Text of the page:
As opposition to execution drugs grows, manufacturers are cutting off supplies and compounding pharmacies are under pressure.
Ned MilenkovichEighth Circuit Court of Appeals judge Kermit Bye attacked the secret use of compounding pharmacies to supply drugs deployed in lethal injections in a February 26, 2014 Missouri execution of Michael Taylor, 47, for the 1989 rape and murder of a 15-year-old girl. Taylor was put to death with a whopping dose of pentobarbital obtained from a pharmacist whose identity the state refused to disclose.
Both the Eighth Circuit and the United States Supreme Court refused to grant Taylor a stay of execution. Bye, however, dissented and drafted a passionate opinion about the secrecy shrouding execution practice in the United States.
Bye used an Eighth Amendment Constitutional argument, stating “[the Eighth Amendment] prohibits the unnecessary and wanton infliction of pain through torture, barbarous methods, or methods resulting in a lingering death.” He added that in light of “the absolute dearth of information Missouri has disclosed to this court, the ‘pharmacy’ on which Missouri relies could be nothing more than a high school chemistry class.”
Bye was joined in his dissent by two other appellate court judges. It is significant that three Supreme Court Justices - Ruth Bader Ginsburg, Elena Kagan, and Sonia Sotomayor - backed Bye in his attack.
Justice Ginsburg wrote, “For reasons well stated by Judge Bye in his statement calling for Eighth Circuit rehearing en banc, I would grant the stay and consider the petition for certiorari in the ordinary course.”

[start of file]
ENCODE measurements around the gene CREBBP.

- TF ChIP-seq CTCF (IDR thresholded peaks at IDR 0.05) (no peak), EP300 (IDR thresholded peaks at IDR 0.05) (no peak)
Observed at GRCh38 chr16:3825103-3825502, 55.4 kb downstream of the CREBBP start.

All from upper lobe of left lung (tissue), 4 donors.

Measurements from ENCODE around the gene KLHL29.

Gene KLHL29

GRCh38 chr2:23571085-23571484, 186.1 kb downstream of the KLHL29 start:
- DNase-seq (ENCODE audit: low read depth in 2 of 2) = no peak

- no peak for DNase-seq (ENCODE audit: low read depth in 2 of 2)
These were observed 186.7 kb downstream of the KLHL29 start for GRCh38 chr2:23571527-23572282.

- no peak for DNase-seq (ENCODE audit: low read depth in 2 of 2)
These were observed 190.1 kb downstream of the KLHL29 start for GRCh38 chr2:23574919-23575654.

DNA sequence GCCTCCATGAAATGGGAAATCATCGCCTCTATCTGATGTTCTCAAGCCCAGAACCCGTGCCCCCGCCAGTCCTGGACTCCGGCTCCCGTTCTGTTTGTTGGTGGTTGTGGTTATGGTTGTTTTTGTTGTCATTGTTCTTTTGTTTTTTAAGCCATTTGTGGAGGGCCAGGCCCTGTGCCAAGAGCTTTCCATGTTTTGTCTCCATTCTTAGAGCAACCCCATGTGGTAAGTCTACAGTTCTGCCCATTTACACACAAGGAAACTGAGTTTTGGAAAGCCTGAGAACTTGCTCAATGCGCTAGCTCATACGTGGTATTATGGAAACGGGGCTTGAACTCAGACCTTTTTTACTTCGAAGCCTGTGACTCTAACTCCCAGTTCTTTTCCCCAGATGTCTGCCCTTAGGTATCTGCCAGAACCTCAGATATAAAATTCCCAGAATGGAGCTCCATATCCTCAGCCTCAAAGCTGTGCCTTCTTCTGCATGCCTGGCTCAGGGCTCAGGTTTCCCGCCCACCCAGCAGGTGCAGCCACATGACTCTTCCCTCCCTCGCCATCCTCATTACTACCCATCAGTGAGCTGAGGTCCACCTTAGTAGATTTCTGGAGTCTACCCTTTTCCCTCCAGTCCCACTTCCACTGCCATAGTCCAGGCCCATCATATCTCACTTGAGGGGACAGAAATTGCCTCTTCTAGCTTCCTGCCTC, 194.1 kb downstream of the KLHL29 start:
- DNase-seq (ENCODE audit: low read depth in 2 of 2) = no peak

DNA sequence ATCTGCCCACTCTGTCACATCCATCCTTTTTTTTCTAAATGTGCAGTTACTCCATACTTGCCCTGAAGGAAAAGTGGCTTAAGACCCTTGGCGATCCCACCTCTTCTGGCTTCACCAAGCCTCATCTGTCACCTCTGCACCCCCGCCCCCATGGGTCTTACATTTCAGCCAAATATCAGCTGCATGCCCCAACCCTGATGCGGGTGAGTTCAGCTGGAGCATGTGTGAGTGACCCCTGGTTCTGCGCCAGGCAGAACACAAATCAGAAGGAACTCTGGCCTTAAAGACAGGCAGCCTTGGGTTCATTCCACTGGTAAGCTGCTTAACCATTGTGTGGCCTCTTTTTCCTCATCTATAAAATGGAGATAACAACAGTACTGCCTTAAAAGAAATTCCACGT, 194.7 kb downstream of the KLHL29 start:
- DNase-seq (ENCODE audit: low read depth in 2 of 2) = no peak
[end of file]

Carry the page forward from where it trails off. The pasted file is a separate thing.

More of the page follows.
Cruel and unusual?
Missouri first sourced its lethal formulation from an Oklahoma pharmacy that was not licensed in Missouri to supply dangerous drugs.
After the Oklahoma pharmacy decided, in the face of a legal challenge, to cease providing the drug, Missouri changed its protocol and asked another, unidentified, compounding pharmacy to make up the lethal drug.
Bye also questioned the proficiency with which the unnamed pharmacy formulated the execution drug.
“One should be suspicious of any pharmacy compounding a drug presumably for the first time, particularly when the pharmacy received Missouri’s request just a week before the scheduled execution,” he wrote, adding that “it is conceivable this lack of experience and knowledge would lead to Taylor’s death being excruciatingly painful.”
The Ohio example
Faced with shortage and discontinuation of pentobarbital supplies, states have turned to alternate, untested drug cocktails that might include midazolam and hydromorphone, and sometimes the addition of potassium chloride.
Midazolam is intended to sedate the inmate, while the massive dose of hydromorphone suppresses breathing centers, causing suffocation and death. The midazolam is also supposed to help suppress the excruciating burning sensation caused by the massive dose of potassium chloride while it works to arrest the heartbeat.
Recently, an Ohio inmate, Dennis McGuire, was put to death with a combination of midazolam and hydromorphone. Eyewitnesses to that execution stated that the never-before-used drug pair took almost 15 minutes to kill McGuire. The inmate was observed struggling continuously as he gasped for air, emitting what were characterized as gruesome snorting and snoring sounds.
Among executions on record, this was one of the longest in duration and was described by many observers as inhumane.
Anti-death-penalty groups have called on pharmaceutical manufacturers that supply drugs for lethal injection to place distribution restrictions on such drugs, in order to block the possibility that they can be used by departments of correction for purposes of execution.
Several such drugs are no longer available in the United States, and European initiatives opposing execution have made it increasingly difficult for the 32 states that have the death penalty to obtain traditional drugs used for execution.
Ned Milenkovichis a partner and head of the drug and pharmacy legal practice at Roetzel and Andress LPA. He is also a member of the Illinois State Board of Pharmacy. Contact Ned at 312-582-1676 or firstname.lastname@example.org.